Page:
The cottage looked out across the Estuary and my God daughters enjoyed looking for ‘treasures’ on the beach. This anchor was a bit big to take home with them though!
The cottage was packed to the rafters with owls! They were everywhere. In the beams, on the walls, on the windows….
A favourite tipple of mine this week was a Edinburgh Rhubarb & Ginger Gin Liqeur served with Gingerale. 🙂
Birthdays mean books! I received these three as presents and I’m excited to delve into them. 🙂
This week I got to make a chocolate bar and a box of chocolates at The Chocolate Works in Clitheroe. Definitely a scrumptious idea for a Girls Night out. 🙂
And I wasn’t the only one with a Birthday! Hugo’s pal Mick the Greyhound had a 3rd Birthday Party at his humans house. Oh my! If you can imagine five Springer spaniels, two greyhounds, a beautiful collie and a naughty black labrador all running riot ( whilst getting on amazingly well ~ Phew! ) in your home for two hours, you’ve got the picture. 🙂 They were a lot easier to entertain than children anyway. 😉 Hugo loved it!
Ravenglass is a coastal village in Cumbria that looks over the estuary bringing together the rivers of Esk, Irt and Mite. The scenery is ever changing as the ebbing tides create rock pools and sand banks. A melodic sound of tied up boats, their parts clanging in the breeze , permeates the sea front.
I recently stopped in Ravenglass for four nights with Wil and Hugo. Some friends joined us for a couple of the nights. Luckily even in November we found plenty to keep us all occupied!
The village has two cosy dog friendly pubs as well as a rocky beach ~ home to many wading birds and beach combing treasures, ancient Roman ruins, a nearby Castle with a Hawk & Owl Centre and the Ravenglass to Eskdale Railway, affectionately known as La’l Ratty.
As well as windy walks on the beach , we enjoyed a stroll to Muncaster Castle which is a pleasant walk through the Muncaster Estate, passing the old ruins of a Roman Bath House.
We all loved the Bird of Prey Display and it was good to know that the staff are so enthusiastic about conserving the different species, especially Vultures, who do get a bit of bad press in the bird world. Seeing them as a ‘ Clean up Crew’ definitely helped me realise what a useful breed of bird they are.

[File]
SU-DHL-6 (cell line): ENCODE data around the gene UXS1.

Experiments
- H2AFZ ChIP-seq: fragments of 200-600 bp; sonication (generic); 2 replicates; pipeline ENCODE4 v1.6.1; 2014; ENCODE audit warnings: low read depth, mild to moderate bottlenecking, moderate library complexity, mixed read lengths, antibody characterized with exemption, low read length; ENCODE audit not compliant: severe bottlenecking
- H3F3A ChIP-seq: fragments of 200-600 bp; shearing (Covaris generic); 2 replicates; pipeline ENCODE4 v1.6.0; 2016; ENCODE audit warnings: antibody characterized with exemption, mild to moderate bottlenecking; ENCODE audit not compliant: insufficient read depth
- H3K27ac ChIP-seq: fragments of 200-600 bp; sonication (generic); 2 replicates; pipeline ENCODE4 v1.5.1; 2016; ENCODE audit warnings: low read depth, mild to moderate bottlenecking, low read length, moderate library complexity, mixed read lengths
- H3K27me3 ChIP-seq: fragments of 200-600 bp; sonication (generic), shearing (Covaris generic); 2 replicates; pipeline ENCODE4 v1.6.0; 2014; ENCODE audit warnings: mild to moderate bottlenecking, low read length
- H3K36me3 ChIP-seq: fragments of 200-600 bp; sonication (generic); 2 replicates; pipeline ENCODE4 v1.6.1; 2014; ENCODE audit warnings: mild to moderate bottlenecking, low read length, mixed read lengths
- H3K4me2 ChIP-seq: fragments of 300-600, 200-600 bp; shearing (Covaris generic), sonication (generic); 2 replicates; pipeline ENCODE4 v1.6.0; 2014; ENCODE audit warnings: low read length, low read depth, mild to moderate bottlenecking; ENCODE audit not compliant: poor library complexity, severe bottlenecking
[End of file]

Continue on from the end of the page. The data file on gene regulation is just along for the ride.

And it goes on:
Speeking of birds, Wil and I also visited Hodbarrow Nature Reserve, an RSPB reserve on the coast between Haverigg and Millom. It was a day of high winds and squawly showers, but we enjoyed the dramatic scenery.
Most of all just hanging out in Ravenglass itself was a wonderful experience. I am sure we will return. 😊
So as November is my Birthday month , I thought I had better check on my 25 Before 45 Bucket list progress. Considering I am now almost the grand old age of 45 ( Sob! ), I think I haven’t done to badly with the list. I have managed to cross off 15 out of 25 of the entries I wrote down two and a half years ago. Some I still would like to do and I am sure I will probably write another list soon, and add them to it. But for now , here is how I did.
1.Learn to crochet. Discovered this isn’t my bag. 😐
A friend and I had a crochet lesson and I just couldn’t master it. Kind of knew I would find it difficult, as I can’t knit either. Imagine me looking quite confused and then thoroughly bored, with my hands tied in woolly knots.
2.Find a keep Fit Regime I like. Done! I have enjoyed the #walk1000miles challenge and am still continuing. Hopefully 1500 miles this year and maybe 2000 in 2019.
3.Eat a Dutch Pancake in Amsterdam. Haven’t got round to visiting Amsterdam yet. Its definitely somewhere I intend to go for a long weekend.